Friday, October 26, 2012

Voting at School

Kaitlyn brought home this nifty coloring book from school explaining all the great aspects of voting and how important it is to our society.

I was talking to Kaitlyn about it and asked her who she was going to vote for.  Kaitlyn is going through an ornery "stage".  I really hope it's a stage.  Please be a stage.  She informed me she was going to vote for Obama "just to mess with you."

I asked her how that would mess with me.  She said because I don't like Obama.  Which began a deep discussion about it being her vote to use wisely and on who she believes is the best candidate.  If she can back up why she feels that was the best candidate, then I completely and totally support her decision.  About 2 minutes into the conversation, she was bored and I could tell she regretted trying to "mess" with me and wishes she would have answered any other way.

My vote is mine.  It is entirely mine.  I do my best to educate myself on all of the issues reading arguments both for and against propositions.  I do not always vote party lines, I do not always vote the same as Dusty, but I vote in a way that makes the most sense to me.  With candidates, it's a little different.  You have to take them at their word.  And you have to trust a presidential candidate with one of the most important roles: choosing supreme court justices.  A responsibility that lasts long after their 4-8 years is up.  A responsibility that truly shapes our country.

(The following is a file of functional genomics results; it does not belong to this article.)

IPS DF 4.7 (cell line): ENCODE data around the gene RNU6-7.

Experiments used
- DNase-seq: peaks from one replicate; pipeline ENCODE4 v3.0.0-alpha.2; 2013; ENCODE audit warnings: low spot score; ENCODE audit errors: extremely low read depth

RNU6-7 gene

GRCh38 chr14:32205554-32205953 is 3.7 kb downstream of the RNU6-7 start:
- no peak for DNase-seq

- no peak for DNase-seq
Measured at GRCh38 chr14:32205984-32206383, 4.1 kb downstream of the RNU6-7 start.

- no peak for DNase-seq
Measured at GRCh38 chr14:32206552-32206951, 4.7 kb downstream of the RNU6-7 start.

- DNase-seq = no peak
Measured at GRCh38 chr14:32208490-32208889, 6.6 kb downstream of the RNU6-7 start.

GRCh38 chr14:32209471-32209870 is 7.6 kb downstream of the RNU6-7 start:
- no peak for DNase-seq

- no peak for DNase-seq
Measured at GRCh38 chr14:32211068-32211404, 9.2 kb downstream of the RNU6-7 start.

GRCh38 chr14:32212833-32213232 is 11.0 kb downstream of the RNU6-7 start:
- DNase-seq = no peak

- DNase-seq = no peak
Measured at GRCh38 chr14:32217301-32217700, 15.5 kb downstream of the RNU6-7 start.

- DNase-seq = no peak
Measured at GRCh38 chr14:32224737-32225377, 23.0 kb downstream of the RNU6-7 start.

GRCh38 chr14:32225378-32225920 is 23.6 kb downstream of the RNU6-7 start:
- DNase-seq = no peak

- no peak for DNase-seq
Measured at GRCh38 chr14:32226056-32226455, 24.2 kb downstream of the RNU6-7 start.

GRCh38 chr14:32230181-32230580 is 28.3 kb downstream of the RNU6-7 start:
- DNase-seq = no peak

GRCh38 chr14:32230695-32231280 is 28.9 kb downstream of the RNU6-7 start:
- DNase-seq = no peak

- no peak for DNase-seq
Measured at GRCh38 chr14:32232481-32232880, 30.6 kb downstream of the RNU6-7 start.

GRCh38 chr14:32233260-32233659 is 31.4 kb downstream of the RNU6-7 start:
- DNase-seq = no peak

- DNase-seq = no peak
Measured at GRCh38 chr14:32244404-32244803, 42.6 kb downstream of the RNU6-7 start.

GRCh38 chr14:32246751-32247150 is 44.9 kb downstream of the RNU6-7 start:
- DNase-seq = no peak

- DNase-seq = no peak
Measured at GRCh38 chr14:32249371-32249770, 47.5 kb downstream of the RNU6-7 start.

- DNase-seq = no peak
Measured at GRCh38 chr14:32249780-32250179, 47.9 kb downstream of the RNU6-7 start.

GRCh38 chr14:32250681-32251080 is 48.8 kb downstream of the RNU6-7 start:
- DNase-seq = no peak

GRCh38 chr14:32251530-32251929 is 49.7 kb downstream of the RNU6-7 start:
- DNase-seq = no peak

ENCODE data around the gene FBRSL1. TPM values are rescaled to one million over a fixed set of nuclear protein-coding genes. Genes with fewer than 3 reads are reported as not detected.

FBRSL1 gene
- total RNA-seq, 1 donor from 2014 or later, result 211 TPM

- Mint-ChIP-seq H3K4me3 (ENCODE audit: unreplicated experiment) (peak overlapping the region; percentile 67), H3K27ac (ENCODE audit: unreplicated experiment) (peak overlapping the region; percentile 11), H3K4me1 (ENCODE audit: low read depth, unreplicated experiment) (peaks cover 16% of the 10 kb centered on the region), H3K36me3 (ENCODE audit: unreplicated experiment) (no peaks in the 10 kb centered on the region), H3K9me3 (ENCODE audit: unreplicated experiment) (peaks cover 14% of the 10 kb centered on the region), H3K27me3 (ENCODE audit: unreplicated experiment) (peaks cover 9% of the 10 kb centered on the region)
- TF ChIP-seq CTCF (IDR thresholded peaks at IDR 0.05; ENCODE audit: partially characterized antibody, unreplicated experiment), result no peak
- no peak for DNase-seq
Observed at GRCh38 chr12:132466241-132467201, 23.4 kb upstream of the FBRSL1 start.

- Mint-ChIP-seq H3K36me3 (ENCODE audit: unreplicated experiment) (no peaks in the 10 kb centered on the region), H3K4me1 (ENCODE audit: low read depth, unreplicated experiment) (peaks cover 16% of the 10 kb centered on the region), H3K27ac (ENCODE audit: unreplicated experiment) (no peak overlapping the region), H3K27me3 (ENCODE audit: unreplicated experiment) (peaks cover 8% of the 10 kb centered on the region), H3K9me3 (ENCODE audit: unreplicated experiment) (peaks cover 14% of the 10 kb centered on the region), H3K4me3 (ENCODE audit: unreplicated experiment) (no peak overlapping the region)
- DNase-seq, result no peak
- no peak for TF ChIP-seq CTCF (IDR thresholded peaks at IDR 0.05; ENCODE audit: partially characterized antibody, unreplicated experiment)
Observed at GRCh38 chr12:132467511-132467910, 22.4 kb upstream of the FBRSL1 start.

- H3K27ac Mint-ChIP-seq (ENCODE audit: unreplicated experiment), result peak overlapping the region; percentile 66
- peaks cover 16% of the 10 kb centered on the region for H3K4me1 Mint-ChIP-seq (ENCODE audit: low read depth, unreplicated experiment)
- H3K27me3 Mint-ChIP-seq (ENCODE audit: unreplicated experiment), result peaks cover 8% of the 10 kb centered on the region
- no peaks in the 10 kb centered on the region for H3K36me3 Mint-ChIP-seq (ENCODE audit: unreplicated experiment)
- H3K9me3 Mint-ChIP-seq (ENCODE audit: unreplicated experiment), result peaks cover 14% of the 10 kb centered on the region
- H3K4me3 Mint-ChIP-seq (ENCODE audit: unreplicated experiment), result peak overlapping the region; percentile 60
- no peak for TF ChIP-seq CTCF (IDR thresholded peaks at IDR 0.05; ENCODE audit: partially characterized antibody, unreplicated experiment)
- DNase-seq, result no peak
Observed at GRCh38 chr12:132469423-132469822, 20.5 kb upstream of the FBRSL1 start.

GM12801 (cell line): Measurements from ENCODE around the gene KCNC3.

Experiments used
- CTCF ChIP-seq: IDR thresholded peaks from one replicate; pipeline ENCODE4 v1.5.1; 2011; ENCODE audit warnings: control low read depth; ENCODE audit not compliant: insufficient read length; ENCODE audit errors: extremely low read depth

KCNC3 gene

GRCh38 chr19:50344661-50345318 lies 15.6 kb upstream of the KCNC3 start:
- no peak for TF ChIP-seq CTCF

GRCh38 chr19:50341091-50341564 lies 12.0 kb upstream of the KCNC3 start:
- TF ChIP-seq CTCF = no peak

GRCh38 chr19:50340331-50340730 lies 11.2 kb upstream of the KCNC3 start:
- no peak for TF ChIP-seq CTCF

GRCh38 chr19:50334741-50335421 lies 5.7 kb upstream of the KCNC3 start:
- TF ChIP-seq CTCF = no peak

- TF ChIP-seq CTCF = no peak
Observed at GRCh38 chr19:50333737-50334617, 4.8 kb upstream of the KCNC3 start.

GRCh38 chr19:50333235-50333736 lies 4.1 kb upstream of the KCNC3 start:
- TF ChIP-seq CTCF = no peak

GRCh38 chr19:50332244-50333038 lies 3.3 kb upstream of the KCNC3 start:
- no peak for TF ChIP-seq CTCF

I remember the first time I voted.  I was just over 18.  It was 2000.  I voted for Al Gore.  He had the most convincing commercials.  I remember being disappointed that I couldn't vote for Bill Clinton.  I remember being even more irritated that George Bush won.

Then, September 11, 2001 shook everything I knew to be true.  It changed everything.  I saw the look of bewilderment and sadness in our president's eyes as he was told the news.  I saw the devastation.  I was introduced to talk radio and a lot of things made sense.  Of course, I started out listening to Opie and Anthony, which was absolutely not the best place to get information on political aspects of our country.  But, it led me to wanting to do my own research.  It made me not want to just follow all the commercials on TV or the radio when voting.

I like to think I've evolved as a voter.  I care about the issues.  I care about the propositions.  I want to know who wrote them, why they wrote them, what repercussions could happen if they are passed.  I've learned that you do not have to agree with 100% of a party to vote for it and I learned you will never agree 100% with a candidate. 

I do not feel guilty for voting for Al Gore, but I do feel that when I voted for Bush in 2004, I was making a more educated decision for myself. 

I hope the one thing Kaitlyn learns from voting at school is that being educated on who or what you're voting for is just as important at voting.  I hope she always follows her mind and her heart.  I hope that she understands it's completely ok to disagree with her parents, her friends or her teachers.  I hope that she finds a voice to back up why she believes what she believes.  I hope that her compassion and empathy continue to grow regardless of the constant hounding of political ads at every twist and turn.  I hope that she learns to love the political process regardless of the ridiculous claims by the candidates or scare tactics of campaigns.

I hope that when she votes in her first presidential election in 2024, she does it intelligently and with pride.

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